Every year, we see clients create lofty resolutions or goals for the next year. Then, as sessions progress, we notice a decline in the desired behavior. Why does this happen?
Goals Aren’t SMART Enough
When creating a resolution or goal, make sure it is SMART:
Goals can fail because they are not specific enough. Stating “I want to be happier” will not produce fair results. Specifying a particular avenue in your life can increase your awareness of the desired behavior. Ex. “I want to be happier in my relationship”.
Next, goals need to be measurable, as it helps track your progress. In this case, you can create ‘mini goals’ to help achieve the greater final product. Using the example of being happier in a relationship, you can create a smaller goal of “not arguing with my partner for 3 days of the next week”. This way, you can notice an improvement in your overall mood, as well as track specific and measurable behaviors that interact with it.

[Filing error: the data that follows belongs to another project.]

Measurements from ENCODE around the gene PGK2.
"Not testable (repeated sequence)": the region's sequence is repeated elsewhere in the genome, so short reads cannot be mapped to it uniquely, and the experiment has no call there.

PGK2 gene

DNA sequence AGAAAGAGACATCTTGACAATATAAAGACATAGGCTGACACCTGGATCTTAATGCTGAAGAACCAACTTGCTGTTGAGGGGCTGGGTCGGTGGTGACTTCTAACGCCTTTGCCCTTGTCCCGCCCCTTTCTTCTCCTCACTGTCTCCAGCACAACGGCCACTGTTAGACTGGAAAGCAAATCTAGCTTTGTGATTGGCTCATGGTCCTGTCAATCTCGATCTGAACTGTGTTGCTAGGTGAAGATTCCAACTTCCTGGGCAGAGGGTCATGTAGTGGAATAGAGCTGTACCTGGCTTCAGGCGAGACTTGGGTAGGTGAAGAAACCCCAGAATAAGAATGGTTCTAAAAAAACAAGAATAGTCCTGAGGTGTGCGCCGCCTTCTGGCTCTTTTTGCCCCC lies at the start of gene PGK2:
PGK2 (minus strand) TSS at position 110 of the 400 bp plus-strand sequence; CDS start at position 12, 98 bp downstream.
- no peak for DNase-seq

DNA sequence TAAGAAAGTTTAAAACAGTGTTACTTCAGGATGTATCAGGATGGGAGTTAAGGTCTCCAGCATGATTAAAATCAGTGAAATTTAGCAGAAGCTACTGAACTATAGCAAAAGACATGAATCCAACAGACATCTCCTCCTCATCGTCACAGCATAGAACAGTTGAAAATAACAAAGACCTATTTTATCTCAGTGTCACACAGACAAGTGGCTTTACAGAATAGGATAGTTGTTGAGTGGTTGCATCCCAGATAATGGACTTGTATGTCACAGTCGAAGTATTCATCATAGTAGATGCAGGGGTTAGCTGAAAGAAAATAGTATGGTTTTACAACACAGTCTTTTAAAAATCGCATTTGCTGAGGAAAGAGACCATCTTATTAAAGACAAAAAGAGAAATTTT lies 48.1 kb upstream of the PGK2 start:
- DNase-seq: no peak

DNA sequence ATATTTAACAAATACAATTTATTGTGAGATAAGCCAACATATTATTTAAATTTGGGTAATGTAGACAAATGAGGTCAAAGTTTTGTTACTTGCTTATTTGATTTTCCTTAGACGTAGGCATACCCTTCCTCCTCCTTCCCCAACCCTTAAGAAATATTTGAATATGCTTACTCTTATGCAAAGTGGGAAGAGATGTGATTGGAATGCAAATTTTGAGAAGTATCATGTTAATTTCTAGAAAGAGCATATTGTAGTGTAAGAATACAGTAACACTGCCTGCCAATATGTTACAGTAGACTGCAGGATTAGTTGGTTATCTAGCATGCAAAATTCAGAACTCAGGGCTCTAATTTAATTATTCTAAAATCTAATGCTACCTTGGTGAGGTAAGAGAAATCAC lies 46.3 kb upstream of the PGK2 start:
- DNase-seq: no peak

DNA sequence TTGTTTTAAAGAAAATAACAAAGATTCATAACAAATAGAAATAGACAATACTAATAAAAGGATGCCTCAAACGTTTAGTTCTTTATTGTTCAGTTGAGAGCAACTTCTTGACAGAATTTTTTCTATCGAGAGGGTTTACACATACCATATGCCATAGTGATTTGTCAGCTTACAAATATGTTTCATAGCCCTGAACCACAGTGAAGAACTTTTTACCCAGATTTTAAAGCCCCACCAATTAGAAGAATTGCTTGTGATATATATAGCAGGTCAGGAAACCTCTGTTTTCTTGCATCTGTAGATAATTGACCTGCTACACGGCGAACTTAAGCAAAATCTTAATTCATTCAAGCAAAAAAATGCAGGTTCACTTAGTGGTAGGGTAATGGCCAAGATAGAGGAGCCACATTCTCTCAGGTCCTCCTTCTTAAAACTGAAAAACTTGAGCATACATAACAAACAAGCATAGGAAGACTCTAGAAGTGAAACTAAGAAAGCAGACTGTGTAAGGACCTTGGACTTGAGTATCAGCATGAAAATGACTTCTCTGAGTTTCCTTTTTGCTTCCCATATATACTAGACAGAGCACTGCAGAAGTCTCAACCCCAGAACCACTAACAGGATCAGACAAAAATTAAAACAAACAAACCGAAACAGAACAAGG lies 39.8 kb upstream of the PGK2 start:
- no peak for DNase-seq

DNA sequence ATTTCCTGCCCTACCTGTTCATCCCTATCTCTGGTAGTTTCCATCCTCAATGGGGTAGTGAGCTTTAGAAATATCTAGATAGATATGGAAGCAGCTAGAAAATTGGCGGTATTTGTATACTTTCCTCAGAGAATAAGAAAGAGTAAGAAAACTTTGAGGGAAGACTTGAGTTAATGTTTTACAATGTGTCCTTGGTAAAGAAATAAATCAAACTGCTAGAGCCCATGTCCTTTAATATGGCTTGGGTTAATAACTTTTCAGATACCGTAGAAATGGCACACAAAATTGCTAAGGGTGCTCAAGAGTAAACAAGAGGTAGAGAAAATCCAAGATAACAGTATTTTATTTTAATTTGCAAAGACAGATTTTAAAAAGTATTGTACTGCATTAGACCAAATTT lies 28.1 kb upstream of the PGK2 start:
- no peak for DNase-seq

This one is important. Make sure that you are setting goals for yourself that are challenging, but achievable. Overwhelming yourself with impossible feats will deplete your self esteem to set future goals. For instance, many New Year’s resolutions involve going to the gym. Some people want their “dream beach body” in 30 days, and feel defeated when they do not see immediate results. If you are practicing a new behavior, be patient with yourself and set your expectations on the lower side.
Similar to setting attainable goals, make sure that they are realistic. This involves being 100% honest with yourself about what you are capable of achieving, and what might take additional work in the future.
Finally, make sure that your goal is timely. Give yourself a deadline in order to achieve this goal. This provides the right amount of pressure, so that you are able to work on this goal daily and not let it fall to the wayside.